Modulation through an AWGN channel

Figure 6: BER plot for BPSK on an AWGN channel vs. Theoretical

Figure 7: BER plot for QPSK on an AWGN channel vs. Theoretical

0.3.4

BPSK with a phase offset

Figure 8: A plot showing offset BPSK vs regular BPSK bit error rates.

0.4

Discussion and Conclusion

Random number generation performed as expected with the limited sample


count, matching the theoretical graphs exceptionally well with very small deviation error.
Results for the BPSK/QPSK graphs showed that both phase-shift keying methods shared the exact same BER plots. This is further illustrated in figure 9.

Figure 9: Plot showing BER for BPSK vs QPSK


This is not initially intuitive, transmitting multiple bits at a time seems like it
should have a trade-off in fidelity. However, QPSK symbol mapping is simply
a duo of BPSK signals that are perfectly orthogonal to each other - one BPSK
system on the real axis and another on the imaginary axis. Due to their orthogonality, they hence do not interfere. Analysis (in figure 8) shows that the BER
plots for offset BPSK and regular BPSK do in-fact match each other perfectly.
This is due to the fact that the bit error rate is a function of orthogonality, since
both offset and regular BPSK share the same 180 deg phase shift between their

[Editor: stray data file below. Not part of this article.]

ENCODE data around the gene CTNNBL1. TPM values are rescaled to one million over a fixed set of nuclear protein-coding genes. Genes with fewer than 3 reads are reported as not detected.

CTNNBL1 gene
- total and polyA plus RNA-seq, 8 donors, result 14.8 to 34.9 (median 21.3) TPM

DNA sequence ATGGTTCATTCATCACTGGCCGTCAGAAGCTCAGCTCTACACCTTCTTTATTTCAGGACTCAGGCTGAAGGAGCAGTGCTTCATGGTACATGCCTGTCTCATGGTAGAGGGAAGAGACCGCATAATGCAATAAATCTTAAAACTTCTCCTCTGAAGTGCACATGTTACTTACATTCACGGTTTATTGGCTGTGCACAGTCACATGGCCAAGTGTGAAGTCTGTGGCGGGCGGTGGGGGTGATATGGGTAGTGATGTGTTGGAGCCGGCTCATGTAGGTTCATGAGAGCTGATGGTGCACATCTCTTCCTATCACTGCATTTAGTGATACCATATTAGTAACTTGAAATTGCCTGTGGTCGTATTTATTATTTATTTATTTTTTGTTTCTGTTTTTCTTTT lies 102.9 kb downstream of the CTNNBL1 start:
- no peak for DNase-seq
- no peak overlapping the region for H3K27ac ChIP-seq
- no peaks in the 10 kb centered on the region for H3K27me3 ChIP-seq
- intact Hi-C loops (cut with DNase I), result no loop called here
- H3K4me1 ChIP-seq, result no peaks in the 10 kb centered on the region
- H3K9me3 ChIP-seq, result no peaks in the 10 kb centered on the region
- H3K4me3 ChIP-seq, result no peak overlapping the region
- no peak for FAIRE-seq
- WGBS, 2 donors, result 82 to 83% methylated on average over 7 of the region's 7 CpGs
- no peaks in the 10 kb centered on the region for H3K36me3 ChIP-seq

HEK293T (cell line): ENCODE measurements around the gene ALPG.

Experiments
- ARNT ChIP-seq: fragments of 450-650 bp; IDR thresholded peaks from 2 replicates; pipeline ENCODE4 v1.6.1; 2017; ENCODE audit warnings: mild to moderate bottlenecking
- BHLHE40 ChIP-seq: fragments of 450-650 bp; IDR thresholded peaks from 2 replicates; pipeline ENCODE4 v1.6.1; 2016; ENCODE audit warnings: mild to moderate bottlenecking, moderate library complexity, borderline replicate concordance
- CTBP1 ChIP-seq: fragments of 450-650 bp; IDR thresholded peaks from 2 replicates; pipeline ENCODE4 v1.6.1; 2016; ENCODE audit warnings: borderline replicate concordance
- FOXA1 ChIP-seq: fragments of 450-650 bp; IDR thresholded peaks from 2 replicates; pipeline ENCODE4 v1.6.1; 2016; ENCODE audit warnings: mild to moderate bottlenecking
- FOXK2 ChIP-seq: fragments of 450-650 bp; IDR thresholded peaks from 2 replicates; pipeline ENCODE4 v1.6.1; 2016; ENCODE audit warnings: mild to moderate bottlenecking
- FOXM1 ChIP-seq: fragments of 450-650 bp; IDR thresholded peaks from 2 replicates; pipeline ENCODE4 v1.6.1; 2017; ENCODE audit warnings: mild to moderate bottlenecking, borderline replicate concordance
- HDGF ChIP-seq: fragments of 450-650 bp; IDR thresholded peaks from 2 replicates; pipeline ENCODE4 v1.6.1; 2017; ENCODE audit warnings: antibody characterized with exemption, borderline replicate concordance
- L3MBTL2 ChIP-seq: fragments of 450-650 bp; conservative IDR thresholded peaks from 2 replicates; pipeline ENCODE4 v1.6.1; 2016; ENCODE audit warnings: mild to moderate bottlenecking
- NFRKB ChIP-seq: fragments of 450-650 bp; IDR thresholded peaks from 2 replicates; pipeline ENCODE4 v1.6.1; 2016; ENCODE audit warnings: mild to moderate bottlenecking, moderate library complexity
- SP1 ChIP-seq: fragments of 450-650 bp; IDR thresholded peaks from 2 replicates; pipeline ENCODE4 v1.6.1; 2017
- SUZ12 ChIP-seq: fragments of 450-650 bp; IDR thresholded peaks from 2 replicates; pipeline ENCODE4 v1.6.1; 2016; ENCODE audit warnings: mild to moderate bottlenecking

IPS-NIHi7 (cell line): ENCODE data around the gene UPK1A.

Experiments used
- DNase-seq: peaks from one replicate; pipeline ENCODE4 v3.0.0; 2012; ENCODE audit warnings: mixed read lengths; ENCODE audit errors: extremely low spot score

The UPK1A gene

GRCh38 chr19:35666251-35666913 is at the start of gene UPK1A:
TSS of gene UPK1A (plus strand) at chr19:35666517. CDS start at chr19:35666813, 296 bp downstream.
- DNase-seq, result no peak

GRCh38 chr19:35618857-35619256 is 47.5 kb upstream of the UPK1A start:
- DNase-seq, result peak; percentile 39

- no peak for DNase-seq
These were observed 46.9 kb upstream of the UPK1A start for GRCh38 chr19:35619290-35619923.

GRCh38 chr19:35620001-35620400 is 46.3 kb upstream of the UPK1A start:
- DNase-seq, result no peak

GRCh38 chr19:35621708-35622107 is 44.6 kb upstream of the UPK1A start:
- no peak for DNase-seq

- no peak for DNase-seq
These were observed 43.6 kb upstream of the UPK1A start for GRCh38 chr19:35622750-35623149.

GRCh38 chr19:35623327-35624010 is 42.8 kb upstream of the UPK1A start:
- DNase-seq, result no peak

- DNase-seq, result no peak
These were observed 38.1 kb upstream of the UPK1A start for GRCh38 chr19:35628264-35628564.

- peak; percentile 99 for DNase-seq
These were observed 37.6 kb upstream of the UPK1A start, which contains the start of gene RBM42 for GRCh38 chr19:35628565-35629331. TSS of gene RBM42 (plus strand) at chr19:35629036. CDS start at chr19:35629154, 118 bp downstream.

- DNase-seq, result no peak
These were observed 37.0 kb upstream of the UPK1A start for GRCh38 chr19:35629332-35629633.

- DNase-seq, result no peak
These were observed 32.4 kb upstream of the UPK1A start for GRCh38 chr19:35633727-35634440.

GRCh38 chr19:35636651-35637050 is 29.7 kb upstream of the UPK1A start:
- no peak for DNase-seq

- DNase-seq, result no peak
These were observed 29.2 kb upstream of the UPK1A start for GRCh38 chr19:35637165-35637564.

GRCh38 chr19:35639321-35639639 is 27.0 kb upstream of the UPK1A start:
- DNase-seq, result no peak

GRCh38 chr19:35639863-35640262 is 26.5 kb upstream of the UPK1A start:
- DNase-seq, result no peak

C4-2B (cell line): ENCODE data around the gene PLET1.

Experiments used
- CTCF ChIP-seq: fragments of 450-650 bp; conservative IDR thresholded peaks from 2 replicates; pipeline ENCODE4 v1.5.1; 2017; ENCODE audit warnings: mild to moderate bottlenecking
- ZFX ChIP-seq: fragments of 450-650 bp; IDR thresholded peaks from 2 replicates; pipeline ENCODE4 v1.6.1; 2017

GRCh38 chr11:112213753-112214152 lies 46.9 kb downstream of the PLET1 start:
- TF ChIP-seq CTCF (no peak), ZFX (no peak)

associated symbols.
It can be concluded that, BPSK and QPSK are digital modulation schemes
with a good fidelity when transmitting through an additive white Gaussian
noise channel provided that the SNR is of an acceptable degree. We can also
conclude that signal fidelity is a function of orthogonality between symbols. It
can be seen (by figure 9) that QPSK and BPSK both share the same BER
plot. If the symbol rate (bandwidth) is the same for BPSK and QPSK, QPSK
will perform considerably worse with the same signal power. This performance
consideration is alleviated by QPSKs higher symbol rate so it appears to have
the same BER as BPSK. Therefore, QPSK achieves the same bit error rate at
the cost of added signal power required to transmit.

10

Bibliography
[1] J. G. Proakis, M. Salehi, N. Zhou, and X. Li, Communication systems engineering, vol. 1. Prentice-hall Englewood Cliffs, 1994.
[2] D. Wackerly, W. Mendenhall, and R. Scheaffer, Mathematical statistics with
applications. Cengage Learning, 2007.

11

Appendix A: MATLAB code


Question 1.m
close all
clear
clc
% sample size:
sample size = 1000000; % no of numbers to generate.
samples = zeros(1,sample size);
a = clock;
s1 = sum(a(1:6));
s2 = floor(prod(a(4:6)));
s3 = floor(prod(a(1:2)));

for i=1:sample size


[ r , s1, s2, s3 ] = WichmannHill(s1,s2,s3);